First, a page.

Practical PAIN MANAGEMENT, July/August 2010
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breakdown is to be expected with age, as joint wear will result from years of me-chanical stress. Unlike the anatomy of younger and more active patients, howev-er, the fibers in older patients are less ca-pable of healing themselves due to de-creased diffusion of synovial fluid as a re-sult of lessened motion.
Symptoms of Meniscal Tears
A basic ability to identify meniscal tearsymptoms is essential for diagnosis andtreatment of injury (see Table 1). The firstsymptom typically indicative of a menis-cal tear is pain. In the case of a traumat-ic tear, pain may present immediately atthe time of injury and is often accompa-nied by an audible pop. In a degenerativetear, the onset of pain may be more grad-ual, with no definite moment of injury. Inboth cases, pain may be accompanied byswelling and subsequent limitation inrange of motion. Another hallmark of meniscal tears is clicking, popping, orlocking in the knee joint. These symptomsare mostly likely a result of a torn flap of meniscal tissue which catches in the jointduring movement. Instability and weak-ness are also both common symptoms be-cause a damaged meniscus—as well asdamaged ligaments and tendons—in-hibits normal mechanical function.The severity of initiating trauma, as wellas the nature and characteristics of thetear, plays an important role in the menis-cus’ ability to heal (see Table 2). Tears thatare shorter, partial thickness, and locatedin the vascular red zone have a much bet-ter chance of healing than extensive, com-plete thickness tears located in the whitezone.
When other cartilages and liga-ments are injured in the knee, they canhave a detrimental effect on the menis-cus’ ability to heal on its own. Because of the interdependence of each of the knee’smechanisms, meniscal injuries oftenoccur in conjunction with other internalligament damage. The most common ex-ample of this is O’Donoghue’s “unhappytriad,” the correlated injury of the menis-cus (debatably either medial or lateral),tibial collateral ligament, and ACL.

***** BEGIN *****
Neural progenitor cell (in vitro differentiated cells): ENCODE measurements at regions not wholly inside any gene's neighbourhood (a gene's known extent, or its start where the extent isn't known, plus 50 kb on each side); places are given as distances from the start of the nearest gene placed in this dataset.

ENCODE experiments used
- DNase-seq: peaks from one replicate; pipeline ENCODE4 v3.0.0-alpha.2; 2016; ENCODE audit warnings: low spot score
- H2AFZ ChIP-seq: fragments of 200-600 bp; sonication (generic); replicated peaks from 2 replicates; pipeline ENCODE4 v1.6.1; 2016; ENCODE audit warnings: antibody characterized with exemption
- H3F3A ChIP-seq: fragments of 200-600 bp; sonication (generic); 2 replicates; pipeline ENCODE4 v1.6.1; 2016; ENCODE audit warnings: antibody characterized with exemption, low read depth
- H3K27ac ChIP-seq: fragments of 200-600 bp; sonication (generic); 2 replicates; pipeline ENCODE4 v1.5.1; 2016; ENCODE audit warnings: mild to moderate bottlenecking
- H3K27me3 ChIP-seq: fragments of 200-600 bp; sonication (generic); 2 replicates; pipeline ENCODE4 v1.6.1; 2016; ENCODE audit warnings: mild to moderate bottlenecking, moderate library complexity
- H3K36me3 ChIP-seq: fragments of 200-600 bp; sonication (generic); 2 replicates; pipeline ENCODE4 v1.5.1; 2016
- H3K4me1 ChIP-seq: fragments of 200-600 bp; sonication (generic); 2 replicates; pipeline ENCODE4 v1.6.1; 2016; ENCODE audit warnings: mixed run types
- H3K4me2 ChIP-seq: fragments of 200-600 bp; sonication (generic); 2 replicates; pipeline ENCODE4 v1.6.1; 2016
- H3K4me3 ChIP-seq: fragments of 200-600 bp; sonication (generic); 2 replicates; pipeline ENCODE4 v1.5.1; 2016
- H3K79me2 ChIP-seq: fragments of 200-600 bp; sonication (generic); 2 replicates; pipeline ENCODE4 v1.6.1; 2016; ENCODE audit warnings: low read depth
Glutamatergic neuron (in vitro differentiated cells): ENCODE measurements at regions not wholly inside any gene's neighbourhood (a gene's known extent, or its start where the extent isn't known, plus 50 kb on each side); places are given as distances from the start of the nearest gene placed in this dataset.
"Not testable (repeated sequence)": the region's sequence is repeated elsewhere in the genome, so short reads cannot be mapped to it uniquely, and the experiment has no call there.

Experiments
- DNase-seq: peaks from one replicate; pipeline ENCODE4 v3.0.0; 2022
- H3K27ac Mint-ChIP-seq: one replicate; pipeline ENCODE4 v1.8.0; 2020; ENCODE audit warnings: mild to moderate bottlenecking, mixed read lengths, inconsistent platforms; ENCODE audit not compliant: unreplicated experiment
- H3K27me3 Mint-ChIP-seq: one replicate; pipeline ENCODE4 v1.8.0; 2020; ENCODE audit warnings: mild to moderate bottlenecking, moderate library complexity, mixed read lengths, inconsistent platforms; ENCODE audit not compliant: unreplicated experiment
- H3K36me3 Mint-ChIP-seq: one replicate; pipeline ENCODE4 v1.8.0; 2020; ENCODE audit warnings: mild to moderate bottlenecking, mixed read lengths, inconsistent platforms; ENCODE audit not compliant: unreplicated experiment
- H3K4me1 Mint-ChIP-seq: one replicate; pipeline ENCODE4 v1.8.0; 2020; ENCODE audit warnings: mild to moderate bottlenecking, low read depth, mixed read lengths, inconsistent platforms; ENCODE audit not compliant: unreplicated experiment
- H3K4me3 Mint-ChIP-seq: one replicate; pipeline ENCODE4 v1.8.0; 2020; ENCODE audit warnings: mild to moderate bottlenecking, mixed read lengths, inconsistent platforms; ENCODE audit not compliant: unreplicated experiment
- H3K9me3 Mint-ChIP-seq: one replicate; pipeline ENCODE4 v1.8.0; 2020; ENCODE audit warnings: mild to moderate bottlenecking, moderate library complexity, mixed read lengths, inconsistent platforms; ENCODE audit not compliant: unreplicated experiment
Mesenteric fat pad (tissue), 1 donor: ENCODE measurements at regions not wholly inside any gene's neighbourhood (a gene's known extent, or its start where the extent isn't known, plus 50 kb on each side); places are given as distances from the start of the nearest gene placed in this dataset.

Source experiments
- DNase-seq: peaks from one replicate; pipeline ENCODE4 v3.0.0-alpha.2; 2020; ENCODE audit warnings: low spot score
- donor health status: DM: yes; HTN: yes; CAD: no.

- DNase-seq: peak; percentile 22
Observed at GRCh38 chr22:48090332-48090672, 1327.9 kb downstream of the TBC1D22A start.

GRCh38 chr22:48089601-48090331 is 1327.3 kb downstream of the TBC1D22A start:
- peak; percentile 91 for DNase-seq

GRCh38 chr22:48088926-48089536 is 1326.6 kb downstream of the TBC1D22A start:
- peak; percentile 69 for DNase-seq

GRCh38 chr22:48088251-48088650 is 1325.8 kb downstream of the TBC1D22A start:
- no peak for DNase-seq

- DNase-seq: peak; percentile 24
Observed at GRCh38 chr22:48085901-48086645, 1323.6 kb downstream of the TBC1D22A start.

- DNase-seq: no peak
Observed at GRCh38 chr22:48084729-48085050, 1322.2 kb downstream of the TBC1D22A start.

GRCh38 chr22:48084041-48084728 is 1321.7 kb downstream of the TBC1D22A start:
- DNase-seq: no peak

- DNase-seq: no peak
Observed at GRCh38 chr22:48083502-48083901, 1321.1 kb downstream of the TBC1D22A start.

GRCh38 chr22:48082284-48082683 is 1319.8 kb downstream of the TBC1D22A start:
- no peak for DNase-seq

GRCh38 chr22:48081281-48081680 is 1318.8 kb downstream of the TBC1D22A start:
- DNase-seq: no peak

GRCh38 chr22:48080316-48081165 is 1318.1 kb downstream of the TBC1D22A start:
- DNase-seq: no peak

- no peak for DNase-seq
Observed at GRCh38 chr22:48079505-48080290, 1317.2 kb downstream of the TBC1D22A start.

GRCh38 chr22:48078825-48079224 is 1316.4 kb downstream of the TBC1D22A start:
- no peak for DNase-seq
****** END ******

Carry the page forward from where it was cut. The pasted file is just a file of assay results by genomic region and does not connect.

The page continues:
The severity of meniscal lesions has beenfound to increase in direct proportion to ACL injury and/or laxity and create lessfavorable conditions for repair.
Further-more, previous injury to either the menis-cus or any other ligament inside the kneecan increase the risk of future injury to themeniscus, even if the injury has healed orbeen surgically repaired.
Discoid Meniscus Condition
Another condition which can be both acause and complication of meniscal tearsis a discoid meniscus (see Figure 6). A dis-coid meniscus occurs when the lateralmeniscus takes on the shape of a discrather than a crescent and is most oftenmanifested in adolescence.
Although thecause has never been officially deter-mined, the repercussions of a discoidmeniscus have been widely documented.Often referred to as “snapping knee syn-drome,” this condition is identified with itsonly symptom: snapping on extension.The “snap” is caused when the femur andthe meniscus are not able to move in sync with each other and the femur either slipsover a ridge in the meniscus or off themeniscus altogether.
Unlike the normalmeniscus, which is shaped to fit thecondyle of the femur, a discoid meniscuslacks the configuration to serve as a stablesurface for motion. This abnormal track-ing adds stress to the meniscus, increasingthe probability of lateral meniscus tears.
Unfortunately, discoid menisci often re-main undetected when no symptoms pres-ent prior to injury, and the only other wayto identify a discoid meniscus is by mag-netic resonance imaging (MRI).
For decades, MRI has been used as a pri-mary determinant for meniscal injuries butthe fact that it is more sensitive to some tis-sues than others, however, can prevent itfrom producing a completely accurate pic-ture of an injured area. This can cause in-
A hit on the knee causing a medial collateral ligament injury. If the hit is severeenough, the supporting ligaments of the knee could also be torn. (Used with permission from Hauser, R. Prolo Your Sports Injuries Away, Beulah Land Press, Oak Park, Ill. 2001)
False-positive MRIs of the knee inteenagers. Because significant abnormalities show up in the menisci on MRI in teenagers,when no true injury exists, relying on this modality to make a diagnosis is a scary propo- sition, especially if surgery is contemplated.(Used with permission of Beulah Land Press, 2001, Oak Park, Il. “Prolo Your Sports Injuries Away!” fig. 16-10.)
Discoid meniscus of right knee.